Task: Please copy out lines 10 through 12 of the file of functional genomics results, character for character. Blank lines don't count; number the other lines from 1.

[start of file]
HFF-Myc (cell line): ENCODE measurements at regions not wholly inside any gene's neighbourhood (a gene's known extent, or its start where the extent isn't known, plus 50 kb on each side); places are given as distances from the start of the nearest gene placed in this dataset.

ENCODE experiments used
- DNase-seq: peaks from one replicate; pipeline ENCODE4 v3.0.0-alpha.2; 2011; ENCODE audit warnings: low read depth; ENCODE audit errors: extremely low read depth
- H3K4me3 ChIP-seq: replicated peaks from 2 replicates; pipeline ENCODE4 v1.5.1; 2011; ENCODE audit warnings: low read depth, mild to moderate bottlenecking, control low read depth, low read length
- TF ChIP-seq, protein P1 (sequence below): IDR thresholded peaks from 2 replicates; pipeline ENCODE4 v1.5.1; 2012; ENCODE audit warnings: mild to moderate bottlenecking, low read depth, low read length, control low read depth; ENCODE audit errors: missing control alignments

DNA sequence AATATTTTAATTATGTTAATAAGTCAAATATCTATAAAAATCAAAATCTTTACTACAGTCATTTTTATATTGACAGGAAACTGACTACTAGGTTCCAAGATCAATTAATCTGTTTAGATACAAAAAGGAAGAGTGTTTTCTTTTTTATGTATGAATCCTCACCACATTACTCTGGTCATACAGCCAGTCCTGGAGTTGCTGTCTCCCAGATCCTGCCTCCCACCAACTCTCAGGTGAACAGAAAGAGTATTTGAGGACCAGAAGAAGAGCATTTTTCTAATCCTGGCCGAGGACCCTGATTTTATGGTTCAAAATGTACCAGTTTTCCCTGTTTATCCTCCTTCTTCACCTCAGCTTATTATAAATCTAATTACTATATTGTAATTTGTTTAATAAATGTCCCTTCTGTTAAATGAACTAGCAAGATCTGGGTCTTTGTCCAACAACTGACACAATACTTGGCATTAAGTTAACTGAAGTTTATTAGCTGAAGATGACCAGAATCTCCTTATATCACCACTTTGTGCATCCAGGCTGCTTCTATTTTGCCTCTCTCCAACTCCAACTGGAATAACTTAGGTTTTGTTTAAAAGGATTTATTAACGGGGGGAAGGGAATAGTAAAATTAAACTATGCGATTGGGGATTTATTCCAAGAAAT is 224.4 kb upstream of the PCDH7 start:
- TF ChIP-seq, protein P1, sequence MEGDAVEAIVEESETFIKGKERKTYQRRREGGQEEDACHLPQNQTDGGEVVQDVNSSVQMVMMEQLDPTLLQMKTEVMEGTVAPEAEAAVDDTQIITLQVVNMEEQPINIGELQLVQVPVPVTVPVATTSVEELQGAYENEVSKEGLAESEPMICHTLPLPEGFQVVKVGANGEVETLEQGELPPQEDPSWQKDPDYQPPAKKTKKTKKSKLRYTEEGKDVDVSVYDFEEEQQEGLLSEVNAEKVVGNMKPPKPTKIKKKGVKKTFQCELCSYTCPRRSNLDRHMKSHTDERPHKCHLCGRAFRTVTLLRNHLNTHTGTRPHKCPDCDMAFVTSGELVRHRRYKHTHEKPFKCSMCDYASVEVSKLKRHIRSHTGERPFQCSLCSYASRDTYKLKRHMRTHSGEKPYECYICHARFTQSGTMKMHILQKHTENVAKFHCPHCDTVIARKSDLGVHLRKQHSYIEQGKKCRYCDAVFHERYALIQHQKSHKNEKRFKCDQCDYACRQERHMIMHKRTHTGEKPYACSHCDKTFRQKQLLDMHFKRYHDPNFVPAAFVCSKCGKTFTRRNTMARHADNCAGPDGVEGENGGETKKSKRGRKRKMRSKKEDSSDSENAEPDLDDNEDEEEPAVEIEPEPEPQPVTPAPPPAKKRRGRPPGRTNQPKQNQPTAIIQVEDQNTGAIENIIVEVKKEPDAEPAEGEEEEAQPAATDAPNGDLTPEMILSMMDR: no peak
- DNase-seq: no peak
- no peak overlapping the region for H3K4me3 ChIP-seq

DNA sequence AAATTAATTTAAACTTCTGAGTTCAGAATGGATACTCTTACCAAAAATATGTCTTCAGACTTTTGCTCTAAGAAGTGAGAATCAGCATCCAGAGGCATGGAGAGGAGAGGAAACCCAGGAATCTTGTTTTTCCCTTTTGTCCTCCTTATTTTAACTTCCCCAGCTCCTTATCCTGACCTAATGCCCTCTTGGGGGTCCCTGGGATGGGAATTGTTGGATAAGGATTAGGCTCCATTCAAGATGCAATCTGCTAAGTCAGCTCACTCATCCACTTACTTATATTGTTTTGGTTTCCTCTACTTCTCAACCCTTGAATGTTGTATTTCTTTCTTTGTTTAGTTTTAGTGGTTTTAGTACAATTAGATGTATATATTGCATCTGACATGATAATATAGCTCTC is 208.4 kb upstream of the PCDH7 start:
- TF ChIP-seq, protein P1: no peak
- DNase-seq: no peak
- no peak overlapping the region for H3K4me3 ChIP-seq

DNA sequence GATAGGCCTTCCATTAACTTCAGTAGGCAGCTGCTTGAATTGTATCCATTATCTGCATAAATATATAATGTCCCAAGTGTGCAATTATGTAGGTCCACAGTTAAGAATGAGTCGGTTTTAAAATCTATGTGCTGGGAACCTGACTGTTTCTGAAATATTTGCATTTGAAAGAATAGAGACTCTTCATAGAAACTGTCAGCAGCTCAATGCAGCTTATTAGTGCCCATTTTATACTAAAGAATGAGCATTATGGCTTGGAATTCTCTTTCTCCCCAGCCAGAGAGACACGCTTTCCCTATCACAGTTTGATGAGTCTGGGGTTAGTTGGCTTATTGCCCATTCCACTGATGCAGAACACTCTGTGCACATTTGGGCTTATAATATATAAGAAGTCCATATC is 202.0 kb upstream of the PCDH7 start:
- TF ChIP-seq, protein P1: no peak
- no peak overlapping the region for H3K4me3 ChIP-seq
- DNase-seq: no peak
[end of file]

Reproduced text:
DNA sequence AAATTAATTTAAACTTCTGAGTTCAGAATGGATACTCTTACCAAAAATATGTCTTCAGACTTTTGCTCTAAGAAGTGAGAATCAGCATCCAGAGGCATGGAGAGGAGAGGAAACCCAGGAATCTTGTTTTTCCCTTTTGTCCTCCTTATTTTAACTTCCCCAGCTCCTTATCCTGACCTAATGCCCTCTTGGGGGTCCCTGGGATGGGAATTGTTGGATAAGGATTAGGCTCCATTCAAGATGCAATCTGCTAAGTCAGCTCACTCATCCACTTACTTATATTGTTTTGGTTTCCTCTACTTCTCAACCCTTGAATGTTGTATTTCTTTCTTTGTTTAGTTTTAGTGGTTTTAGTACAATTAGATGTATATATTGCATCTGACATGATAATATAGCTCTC is 208.4 kb upstream of the PCDH7 start:
- TF ChIP-seq, protein P1: no peak
- DNase-seq: no peak